From his first official briefing, it was clear that Sean Spicer was going to be a different kind of White House press secretary.

Rather than trying to build a rapport with journalists — as his predecessors working for presidents from both parties had done — Spicer came out swinging, setting the tone for an administration that has frequently seemed to be at war with the media.

It's been a tumultuous tenure, with Spicer seemingly barricaded at the lectern firing salvos at the press corps. The dialectic was so tense that it inspired a recurring parody on Saturday Night Live.

Here are some memorable moments of Spicer's six-month tenure:

1. Day 2 — "The largest audience to ever witness an inauguration"

"Yesterday, at a time when our nation and the world was watching the peaceful transition of power ... some members of the media were engaged in deliberately false reporting," Spicer said, angrily reading from his notes.

He boasted, "This was the largest audience to ever witness an inauguration — period — both in person and around the globe."

He went on to say that photographs of the inauguration had been "framed" to "minimize the enormous support that had gathered on the National Mall."

2. Alternative facts

Spicer didn't coin the phrase "alternative facts." That was Trump counselor Kellyanne Conway.

But Spicer gave us this Orwellian moment involving "facts."

"I believe that we have to be honest with the American people," Spicer said, "but I think sometimes we can disagree with the facts."

The Oxford English Dictionary defines "fact" as: "A thing that is known or proved to be true."

So, no, you can't disagree with them.

3. When a spokesman doesn't speak for a president

There were statements that would seem otherworldly — coming out of any other White House.

"I think the president's tweets speak for themselves," became a common Spicer refrain every time the president tweeted something controversial.

4. Tongue-tied: From Martin Luther King Jr. to Hitler

Spicer had the occasional outright gaffe.

He insisted, for example, that President Trump had "sat down with Martin Luther King Jr."

He meant to say he had met with Martin Luther King III, the slain civil rights leader's eldest son.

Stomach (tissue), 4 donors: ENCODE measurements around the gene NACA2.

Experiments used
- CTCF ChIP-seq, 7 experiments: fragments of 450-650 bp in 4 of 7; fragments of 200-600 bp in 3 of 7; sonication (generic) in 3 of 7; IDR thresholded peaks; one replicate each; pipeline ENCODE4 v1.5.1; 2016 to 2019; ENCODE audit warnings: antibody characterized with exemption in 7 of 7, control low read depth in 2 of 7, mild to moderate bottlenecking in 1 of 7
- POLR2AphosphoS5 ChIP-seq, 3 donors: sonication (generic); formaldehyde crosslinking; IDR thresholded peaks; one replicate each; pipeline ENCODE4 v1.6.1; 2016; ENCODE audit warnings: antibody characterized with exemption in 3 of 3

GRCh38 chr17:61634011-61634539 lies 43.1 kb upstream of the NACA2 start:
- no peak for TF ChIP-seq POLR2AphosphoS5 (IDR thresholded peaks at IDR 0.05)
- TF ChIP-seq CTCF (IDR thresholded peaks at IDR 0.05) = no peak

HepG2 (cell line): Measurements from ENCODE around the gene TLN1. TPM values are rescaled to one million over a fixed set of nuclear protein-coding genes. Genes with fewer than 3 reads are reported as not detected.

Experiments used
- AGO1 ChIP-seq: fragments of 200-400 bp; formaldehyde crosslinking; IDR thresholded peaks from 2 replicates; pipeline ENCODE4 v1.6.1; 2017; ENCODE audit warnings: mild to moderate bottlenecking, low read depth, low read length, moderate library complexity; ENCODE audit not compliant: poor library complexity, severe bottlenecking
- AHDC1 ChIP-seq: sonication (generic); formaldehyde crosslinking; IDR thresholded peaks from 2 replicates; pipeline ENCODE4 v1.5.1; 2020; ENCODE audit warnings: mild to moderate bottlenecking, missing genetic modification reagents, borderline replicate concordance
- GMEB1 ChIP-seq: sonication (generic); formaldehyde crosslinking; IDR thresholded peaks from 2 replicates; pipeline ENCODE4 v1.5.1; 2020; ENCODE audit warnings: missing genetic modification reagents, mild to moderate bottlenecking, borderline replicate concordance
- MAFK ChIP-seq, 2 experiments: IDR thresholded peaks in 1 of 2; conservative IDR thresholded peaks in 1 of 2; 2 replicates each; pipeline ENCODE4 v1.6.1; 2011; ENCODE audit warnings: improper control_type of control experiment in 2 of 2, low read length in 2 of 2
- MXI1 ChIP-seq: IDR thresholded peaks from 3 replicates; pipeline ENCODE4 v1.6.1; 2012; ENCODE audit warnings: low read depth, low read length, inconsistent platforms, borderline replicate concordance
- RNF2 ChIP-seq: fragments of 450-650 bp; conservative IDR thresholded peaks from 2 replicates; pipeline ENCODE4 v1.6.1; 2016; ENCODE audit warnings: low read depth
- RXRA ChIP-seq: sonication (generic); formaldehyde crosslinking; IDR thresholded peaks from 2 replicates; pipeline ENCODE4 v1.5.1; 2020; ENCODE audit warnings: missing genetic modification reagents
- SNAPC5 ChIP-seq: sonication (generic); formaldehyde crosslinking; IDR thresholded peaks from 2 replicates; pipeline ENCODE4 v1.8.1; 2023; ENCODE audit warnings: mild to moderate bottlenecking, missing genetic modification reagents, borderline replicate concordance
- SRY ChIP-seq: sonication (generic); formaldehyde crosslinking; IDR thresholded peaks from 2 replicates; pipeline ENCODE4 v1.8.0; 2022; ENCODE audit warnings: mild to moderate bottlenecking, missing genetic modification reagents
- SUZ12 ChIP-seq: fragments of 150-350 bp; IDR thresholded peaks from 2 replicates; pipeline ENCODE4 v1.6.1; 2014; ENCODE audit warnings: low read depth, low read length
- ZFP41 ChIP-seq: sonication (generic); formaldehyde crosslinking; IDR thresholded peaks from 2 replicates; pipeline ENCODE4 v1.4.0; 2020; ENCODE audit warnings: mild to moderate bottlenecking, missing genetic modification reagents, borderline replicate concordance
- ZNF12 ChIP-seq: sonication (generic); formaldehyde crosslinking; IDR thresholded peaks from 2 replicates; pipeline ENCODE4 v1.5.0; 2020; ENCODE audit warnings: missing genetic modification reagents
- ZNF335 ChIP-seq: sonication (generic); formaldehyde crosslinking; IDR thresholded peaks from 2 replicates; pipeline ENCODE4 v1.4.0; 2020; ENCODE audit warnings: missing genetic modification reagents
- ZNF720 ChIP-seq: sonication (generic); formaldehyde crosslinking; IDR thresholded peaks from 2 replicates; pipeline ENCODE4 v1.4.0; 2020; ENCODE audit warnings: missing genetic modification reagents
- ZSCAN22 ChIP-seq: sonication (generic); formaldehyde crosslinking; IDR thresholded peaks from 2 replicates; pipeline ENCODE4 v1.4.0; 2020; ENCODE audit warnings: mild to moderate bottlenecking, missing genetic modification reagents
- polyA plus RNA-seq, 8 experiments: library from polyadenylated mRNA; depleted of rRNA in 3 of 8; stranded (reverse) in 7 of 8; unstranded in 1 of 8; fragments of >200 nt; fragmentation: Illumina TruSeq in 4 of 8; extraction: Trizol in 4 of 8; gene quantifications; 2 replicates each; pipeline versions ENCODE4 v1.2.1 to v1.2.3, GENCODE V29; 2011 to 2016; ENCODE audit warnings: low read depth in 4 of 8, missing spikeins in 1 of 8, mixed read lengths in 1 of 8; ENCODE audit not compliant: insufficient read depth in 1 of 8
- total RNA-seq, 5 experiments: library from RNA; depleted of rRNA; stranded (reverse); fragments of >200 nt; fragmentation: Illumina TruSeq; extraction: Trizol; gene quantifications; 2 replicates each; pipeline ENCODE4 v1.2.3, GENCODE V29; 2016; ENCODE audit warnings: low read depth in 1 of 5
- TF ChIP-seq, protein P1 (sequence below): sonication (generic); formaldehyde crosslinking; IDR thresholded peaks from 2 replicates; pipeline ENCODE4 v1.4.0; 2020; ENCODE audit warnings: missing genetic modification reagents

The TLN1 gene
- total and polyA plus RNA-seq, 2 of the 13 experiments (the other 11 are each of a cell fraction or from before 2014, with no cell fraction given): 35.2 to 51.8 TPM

Spicer stated confidently (and incorrectly) that even Hitler (unlike Syrian President Bashar Assad) did not "sink to using chemical weapons."

Responding to a reporter, who questioned Spicer on that point, the president's press secretary clarified:

"I understand your point. Thank you. I appreciate that. He brought them into the Holocaust centers, I understand that. I was saying in the way that Assad used them where he went into town, dropped them into the middle of town. I appreciate the clarification. That was not the intent."

Holocaust centers? Whoops.

As polls showed that a majority of Americans wanted the president to release his tax returns, Spicer let fly what sounded like a Freudian slip: "I think there's a huge appetite for tax return," he said, quickly recovering with the words "tax reform."

5. Russian salad dressing that led to that head-shake comment

There were analogies gone wrong. In March, he showed exasperation with the media's seeming obsession with the Trump administration's ties to Russia.

"If the president puts Russian salad dressing on his salad tonight," he said, "somehow that's a Russian connection."

The question was from reporter April Ryan of American Urban Radio Networks. She wasn't buying it, which didn't sit well with Spicer.

"You're shaking your head," he said. "I appreciate it. But, but ..."

That didn't go down well. The backlash was swift. The next day, Spicer tried to make it up to Ryan giving her the first question at the briefing and beginning with this oh-so-sweet opening.

"April," Spicer began.

"Why, thank you, Sean," Ryan responded.

"How are you today?"

"I'm fine, and how are you?"


6. When a ban is not a ban or is it?

Spicer also showed some confusion about his boss's evolving positions, especially on that travel ban.

"It's not a ban," Spicer thundered. "It's not a Muslim ban."

The "extreme vetting" measure the administration put in place that restricts travel from six Muslim-majority countries has been hung up in the courts.

7. "Covfefe"

For all the confrontation — and there was lots of it — there were moments of mirth.

After Trump sent out a bizarre late-night tweet that trailed off with the nonsense word "covfefe," Spicer, in an audio-only briefing, insisted that it was all part of the plan.

Asked by a reporter whether people should be concerned that the president "posted something of an incoherent tweet last night that stayed up for hours," Spicer replied simply, "No," insisting, to laughter from the press corps, that "the president and a small group of people know exactly what he meant."

8. A little help from Gronk

In April, the New England Patriots' Rob Gronkowski popped his head into the press briefing room while Spicer was fielding questions.

"Hey, Sean. Need some help?" the tight end asked. "I think I got this, but thank you," Spicer replied.

"That was cool," he added.

9. Leaning into SNL

Finally, there was a bit of self-deprecating humor as the press secretary answered what he deemed a "silly" question from a reporter.

Referring to Melissa McCarthy's SNL parody, Spicer joked, "Don't make me make the podium move."

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